For her much anticipated Hauser & Wirth London (2010), and New York (2012), shows Kher managed to successfully translate some of those new ideas to a larger audience. Juxtaposing scale and decoration with tantalising visually absurdities, Kher appears driven to create difficult and aesthetically involving works time and again. Included in the collected exhibition of contemporary Indian art at the Pompidou Centre, with Paris-Delhi-Bombay (2011), and showing at the Galerie Perrotin, Hong Kong, with blind, eyes open (2012), before delivering another solo show at London’s Parasol Unit, (2012). Kher’s invented narrative have become the precise point of departure for her artworks the world over, as she appears to be constantly acting and reacting to the cultural connotations that all of these objects, materials, and symbols provide. Acting to intentionally strip them of their context, in order they can become the bricks and mortar for a new artwork. For her forth-coming Hauser&Wirth Zurich show, three decimal points. of a minute. of a second. of a degree (2014-2015), Kher has drawn on her most current assemblages from her studio, to create a museum of modern objects that are unmistakably of the artists making. Describing these works as having come “from a space that doesn’t exist”, and of “being more interested in the things she doesn’t knows”. Which permissions her the opportunity to create her intuitive readymades as objects of curiosity.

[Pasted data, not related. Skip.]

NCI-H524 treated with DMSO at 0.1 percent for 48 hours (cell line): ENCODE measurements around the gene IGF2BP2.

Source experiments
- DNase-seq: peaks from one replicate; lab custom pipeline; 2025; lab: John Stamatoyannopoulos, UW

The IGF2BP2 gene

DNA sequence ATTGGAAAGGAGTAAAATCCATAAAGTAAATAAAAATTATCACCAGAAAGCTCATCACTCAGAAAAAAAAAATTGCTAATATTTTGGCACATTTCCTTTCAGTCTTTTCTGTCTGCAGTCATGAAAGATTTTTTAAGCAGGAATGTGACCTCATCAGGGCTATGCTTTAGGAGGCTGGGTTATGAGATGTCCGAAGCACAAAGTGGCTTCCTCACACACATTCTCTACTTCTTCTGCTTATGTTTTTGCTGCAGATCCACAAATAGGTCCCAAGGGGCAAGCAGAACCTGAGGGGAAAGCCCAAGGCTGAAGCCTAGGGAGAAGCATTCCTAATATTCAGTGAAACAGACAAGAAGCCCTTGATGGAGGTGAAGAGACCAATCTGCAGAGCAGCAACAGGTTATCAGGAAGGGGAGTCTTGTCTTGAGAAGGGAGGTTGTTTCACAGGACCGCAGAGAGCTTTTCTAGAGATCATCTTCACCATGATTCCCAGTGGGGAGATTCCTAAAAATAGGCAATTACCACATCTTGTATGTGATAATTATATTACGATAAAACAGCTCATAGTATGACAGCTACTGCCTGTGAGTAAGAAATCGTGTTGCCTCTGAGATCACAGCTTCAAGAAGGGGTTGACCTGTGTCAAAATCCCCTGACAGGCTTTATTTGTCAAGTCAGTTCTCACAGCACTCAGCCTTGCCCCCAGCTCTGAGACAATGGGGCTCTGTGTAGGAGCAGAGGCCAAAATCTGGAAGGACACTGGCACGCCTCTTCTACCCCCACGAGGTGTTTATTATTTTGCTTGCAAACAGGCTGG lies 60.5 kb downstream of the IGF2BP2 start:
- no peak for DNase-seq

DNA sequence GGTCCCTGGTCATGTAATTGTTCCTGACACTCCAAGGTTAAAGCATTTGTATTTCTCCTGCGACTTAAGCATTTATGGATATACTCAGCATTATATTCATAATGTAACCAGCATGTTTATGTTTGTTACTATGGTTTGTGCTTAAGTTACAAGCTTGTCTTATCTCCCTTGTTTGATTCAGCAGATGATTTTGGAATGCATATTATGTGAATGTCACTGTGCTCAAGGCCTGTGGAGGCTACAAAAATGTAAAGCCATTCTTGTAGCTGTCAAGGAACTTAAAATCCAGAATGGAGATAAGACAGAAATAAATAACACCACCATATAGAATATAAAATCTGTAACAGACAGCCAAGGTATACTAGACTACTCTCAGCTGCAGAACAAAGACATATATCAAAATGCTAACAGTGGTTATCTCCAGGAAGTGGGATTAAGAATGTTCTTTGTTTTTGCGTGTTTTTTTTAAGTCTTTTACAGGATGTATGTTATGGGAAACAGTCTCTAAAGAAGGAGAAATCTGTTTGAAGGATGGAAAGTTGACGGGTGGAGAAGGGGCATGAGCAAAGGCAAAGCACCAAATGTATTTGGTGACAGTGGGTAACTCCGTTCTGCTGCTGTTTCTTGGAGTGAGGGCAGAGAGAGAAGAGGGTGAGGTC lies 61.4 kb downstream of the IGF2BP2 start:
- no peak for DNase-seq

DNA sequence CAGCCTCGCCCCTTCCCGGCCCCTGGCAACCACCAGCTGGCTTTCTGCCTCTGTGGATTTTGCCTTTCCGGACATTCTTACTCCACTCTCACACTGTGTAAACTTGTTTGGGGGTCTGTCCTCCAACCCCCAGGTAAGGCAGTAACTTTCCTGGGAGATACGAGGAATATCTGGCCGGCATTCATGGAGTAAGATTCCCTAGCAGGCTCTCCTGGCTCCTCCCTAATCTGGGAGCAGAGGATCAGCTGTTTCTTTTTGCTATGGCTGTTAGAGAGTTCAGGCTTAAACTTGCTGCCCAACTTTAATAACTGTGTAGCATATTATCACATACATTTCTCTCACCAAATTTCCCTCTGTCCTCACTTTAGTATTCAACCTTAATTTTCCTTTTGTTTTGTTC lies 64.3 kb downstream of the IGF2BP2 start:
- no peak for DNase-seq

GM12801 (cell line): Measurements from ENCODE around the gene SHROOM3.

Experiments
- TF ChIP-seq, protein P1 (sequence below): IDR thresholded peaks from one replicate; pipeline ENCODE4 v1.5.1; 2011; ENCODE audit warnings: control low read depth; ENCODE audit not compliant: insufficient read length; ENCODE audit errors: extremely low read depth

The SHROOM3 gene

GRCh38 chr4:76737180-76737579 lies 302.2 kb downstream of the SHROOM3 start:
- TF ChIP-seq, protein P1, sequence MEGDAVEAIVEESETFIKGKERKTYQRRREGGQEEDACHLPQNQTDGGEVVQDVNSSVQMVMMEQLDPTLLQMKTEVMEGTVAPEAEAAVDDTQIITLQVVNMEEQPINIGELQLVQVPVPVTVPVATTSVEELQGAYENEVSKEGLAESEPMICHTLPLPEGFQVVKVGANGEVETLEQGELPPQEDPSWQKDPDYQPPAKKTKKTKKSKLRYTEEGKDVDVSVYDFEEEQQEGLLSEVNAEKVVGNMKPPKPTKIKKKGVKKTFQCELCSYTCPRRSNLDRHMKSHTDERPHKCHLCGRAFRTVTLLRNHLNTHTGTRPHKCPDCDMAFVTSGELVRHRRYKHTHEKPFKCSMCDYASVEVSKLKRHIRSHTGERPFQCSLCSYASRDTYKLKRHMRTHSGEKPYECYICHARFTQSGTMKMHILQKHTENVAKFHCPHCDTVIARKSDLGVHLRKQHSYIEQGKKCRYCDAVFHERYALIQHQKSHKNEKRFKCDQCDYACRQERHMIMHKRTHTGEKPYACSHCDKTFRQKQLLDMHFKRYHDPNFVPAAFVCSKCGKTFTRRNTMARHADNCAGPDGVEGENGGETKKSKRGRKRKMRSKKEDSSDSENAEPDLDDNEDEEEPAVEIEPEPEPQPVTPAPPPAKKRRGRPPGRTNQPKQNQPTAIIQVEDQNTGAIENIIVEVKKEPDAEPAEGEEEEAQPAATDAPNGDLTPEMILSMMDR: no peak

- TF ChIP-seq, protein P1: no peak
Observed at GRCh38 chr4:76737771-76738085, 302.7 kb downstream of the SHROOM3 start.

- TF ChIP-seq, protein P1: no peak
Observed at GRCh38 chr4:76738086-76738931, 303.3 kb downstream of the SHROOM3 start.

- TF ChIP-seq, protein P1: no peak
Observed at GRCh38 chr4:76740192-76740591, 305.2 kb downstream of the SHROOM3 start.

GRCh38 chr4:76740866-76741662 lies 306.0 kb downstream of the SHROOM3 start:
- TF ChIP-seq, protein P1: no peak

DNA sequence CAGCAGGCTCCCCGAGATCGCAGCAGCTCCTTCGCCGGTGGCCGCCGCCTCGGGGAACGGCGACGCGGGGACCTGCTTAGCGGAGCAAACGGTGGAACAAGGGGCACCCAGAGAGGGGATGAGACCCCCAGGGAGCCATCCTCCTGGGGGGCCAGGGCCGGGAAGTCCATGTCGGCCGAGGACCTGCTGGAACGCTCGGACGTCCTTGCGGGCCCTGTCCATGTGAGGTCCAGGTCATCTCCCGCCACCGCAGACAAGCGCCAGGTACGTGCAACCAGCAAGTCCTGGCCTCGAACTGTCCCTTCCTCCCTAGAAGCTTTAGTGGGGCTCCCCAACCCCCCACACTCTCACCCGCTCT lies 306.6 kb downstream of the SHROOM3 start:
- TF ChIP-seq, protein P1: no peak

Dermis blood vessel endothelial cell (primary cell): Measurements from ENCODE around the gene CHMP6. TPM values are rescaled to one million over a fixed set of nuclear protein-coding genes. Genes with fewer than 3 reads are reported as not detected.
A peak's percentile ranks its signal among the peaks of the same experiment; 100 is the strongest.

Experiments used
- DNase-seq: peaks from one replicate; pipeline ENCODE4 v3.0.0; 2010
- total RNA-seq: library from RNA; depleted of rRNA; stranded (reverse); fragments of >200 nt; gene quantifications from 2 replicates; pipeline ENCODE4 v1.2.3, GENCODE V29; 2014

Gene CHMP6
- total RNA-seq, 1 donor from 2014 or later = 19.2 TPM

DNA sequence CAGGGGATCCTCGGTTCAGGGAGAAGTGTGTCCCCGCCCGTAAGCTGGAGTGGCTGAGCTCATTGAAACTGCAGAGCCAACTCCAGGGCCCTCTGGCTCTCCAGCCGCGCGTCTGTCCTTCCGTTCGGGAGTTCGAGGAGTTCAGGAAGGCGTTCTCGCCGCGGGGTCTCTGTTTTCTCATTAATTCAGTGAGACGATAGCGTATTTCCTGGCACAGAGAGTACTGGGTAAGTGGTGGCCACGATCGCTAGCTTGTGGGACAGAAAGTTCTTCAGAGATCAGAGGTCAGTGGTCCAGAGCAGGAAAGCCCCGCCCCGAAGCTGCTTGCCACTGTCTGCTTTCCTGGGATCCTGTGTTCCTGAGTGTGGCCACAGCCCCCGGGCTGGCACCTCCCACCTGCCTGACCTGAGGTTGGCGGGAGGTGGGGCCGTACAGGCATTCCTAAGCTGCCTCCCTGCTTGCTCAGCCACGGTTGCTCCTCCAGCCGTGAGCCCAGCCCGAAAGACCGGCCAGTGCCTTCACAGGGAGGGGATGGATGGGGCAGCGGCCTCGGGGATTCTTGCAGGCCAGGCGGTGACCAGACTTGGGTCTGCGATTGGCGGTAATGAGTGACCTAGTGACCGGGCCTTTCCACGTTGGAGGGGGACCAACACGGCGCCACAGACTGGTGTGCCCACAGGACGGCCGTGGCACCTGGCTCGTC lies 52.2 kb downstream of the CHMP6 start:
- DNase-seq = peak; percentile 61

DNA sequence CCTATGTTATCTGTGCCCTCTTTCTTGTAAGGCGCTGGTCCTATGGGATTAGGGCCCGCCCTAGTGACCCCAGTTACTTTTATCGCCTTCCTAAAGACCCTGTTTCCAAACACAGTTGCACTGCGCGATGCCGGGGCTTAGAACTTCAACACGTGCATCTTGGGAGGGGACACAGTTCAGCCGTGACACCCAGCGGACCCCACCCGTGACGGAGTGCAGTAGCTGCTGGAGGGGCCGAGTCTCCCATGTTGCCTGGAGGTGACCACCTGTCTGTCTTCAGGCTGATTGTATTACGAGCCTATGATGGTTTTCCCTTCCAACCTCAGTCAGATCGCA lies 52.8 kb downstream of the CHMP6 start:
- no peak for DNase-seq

three decimal points. of a minute. of a second. of a degree opens at Hauser & Wirth Zürich, 22 November-10 January 2015.
Text by: Rajesh Punj
Image: Bharti Kher. Hiraeth (detail), 2014 © Bharti Kher, Courtesy the artist and Hauser & Wirth